First as tragedy, second as farce
NoViolet Bulawayo’s novel 'Glory' forcefully evokes the Zimbabwean political landscape but struggles to stretch itself beyond the documentarian, vacillating between the journalistic and fictive.
Set in a fictional African nation named Jidada, NoViolet Bulawayo’s much-anticipated second novel Glory sits uncomfortably between two classic African genres: the political novel and the fable. Told in the voice of a village chorus, the novel uses the ancient form of the animal fable to tell the story of a people rendered immobile at the edge of a precipice. Jidada’s long-serving dictator Old Horse is deposed in a sanitized coup orchestrated by his recently ousted vice president. The citizens of Jidada are exalted albeit disappointed that it was not them who stormed the House of Power like “an unstoppable hurricane” as they had always dreamed. But their joy is short lived when it becomes clear that the new “Savior of the Nation” is equally determined to treat Jidada as his own personal private property.
Karl Marx famously remarked that history repeats twice, “first as tragedy, second as farce.” Bulawayo’s second novel dwells on the tragicomic labor to survive the farce. The legacy of the anticolonial revolution and the promise of independence become free-floating signifiers, almost like an inside joke capable of no more than rousing a crowd and covering up coups.
Zimbabwe’s recent political turbulence is a clear touchstone for Bulawayo. But Jidada is more broadly a fable for a captured continent—a sense of “it happens here but also there and everywhere.” The capaciousness of this fable induces an overwhelming sense of déjà vu, a feeling that not only has she lived in Jidada but that she has read this novel many times before.
In the opening pages of Glory, Jidadans celebrate their Independence Day. They endure hours under the ferocious heat with empty stomachs waiting for the man who has ruled them since independence, “the longest serving leader in a continent of long-serving leaders,” to address them. The Father of the Nation, frail and confused, commemorates the occasion by confessing that last week he had once again died. But not to worry, he says, “I have indeed died many times. That’s where I have beaten Christ.” Unlike Jesus Christ, the Father of the Nation promises to die and be resurrected many more times, outliving every single Jidadan.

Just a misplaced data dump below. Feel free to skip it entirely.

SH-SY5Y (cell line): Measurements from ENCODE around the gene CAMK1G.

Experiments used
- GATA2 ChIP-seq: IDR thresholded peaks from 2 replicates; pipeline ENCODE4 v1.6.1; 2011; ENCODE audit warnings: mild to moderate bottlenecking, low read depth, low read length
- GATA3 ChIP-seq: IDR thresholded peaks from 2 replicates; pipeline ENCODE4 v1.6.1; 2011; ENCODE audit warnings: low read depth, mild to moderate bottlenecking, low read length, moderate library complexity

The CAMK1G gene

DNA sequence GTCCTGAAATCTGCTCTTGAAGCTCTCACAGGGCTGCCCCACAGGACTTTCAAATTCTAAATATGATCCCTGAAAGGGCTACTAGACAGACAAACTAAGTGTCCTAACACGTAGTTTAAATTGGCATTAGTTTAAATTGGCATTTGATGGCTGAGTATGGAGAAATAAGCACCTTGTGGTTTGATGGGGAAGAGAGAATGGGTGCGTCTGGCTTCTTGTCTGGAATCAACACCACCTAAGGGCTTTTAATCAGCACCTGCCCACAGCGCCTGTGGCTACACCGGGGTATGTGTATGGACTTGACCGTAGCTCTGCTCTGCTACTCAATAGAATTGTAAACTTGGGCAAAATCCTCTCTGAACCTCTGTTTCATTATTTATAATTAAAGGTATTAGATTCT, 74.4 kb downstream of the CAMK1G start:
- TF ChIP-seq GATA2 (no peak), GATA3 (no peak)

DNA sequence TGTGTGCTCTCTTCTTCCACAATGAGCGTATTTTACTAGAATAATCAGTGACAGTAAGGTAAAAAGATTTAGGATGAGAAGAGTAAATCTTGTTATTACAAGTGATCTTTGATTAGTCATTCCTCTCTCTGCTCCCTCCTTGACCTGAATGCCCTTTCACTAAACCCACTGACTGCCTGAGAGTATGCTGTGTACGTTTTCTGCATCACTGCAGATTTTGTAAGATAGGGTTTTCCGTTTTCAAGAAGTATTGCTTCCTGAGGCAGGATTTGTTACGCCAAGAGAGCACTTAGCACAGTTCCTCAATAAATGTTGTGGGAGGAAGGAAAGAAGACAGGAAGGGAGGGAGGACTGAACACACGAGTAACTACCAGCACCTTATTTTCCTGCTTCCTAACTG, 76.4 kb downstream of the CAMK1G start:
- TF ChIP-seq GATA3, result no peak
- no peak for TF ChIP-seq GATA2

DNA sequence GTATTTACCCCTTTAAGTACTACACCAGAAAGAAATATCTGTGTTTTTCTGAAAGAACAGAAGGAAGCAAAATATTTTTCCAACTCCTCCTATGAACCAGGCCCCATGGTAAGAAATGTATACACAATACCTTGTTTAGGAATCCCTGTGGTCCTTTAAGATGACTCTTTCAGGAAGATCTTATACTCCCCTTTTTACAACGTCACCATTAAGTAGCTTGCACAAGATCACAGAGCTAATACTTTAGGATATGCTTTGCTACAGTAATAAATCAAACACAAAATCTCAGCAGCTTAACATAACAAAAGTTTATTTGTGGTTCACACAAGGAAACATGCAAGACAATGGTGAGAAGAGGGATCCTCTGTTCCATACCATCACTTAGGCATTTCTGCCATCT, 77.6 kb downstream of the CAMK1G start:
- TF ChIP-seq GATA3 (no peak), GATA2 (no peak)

If this sounds familiar, it might be because you live in Angola or Equatorial Guinea or Cameroon or Uganda. Or, it could be because you read Ama Ata Aidoo’s No Sweetness Here, or Ahmadou Kourouma’s Waiting for the Wild Beasts to Vote or Ngugi wa Thiongo’s Wizard of the Crow whose opening pages also chronicle the lavish national birthday of the aging ailing long-ruling Father of the Nation. Like Jidadans, the citizens of Aburīria, the fictional country that Wizard of the Crow is set in, struggle to imagine a different world order. When they hear of leaders who might have preceded the Father of the Nation, they “simply shake their heads in disbelief saying, no, no, those are just the tales of a daydreamer: Aburīria had never and could never have another ruler, because had not this man’s reign begun before the world began and would only end only after the world has ended?” That is to say that for the last half a century or so Africans have faced an immovable present and a future that is tentative at best as the men who campaigned on freedom and liberation turned into professional killers and life-long autocrats. And for the last half a century or so, the African political novel has, in turn, sought to document, distill, and dissent against state capture.
In Bulawayo’s novel, the writer holds a privileged position. Everyday millions of Jidadans depart the physical Country-Country for the virtual Other Country where they document, distill, and rebel against the unbearable brutality of the physical country. But the writer is also in a race against history. One of the central characters of the novel is Destiny, a young goat who returns to her hometown Bulawayo after a period of self-imposed political exile to reconnect with her estranged mother. By studying each other’s bodies marred by state violence that mother can finally speak about the past, which is also the present, to her daughter. Destiny learns about the Gukurahundi, the state-sponsored genocide that in the 1980s claimed the majority of her extended family. She also learns that before his execution, her grandfather was working on a memoir chronicling his involvement in the liberation struggles. He feared that if he did not write, Jidada’s anticolonial legacy might be instrumentalized by the new ruling class and he might “wake up one day to find [himself] in the belly of a crocodile that calls itself History.” Two generations later, it would fall on Destiny to finish what her grandfather had started, to write the story of her family, which is also the story of Jidada and that of Africa.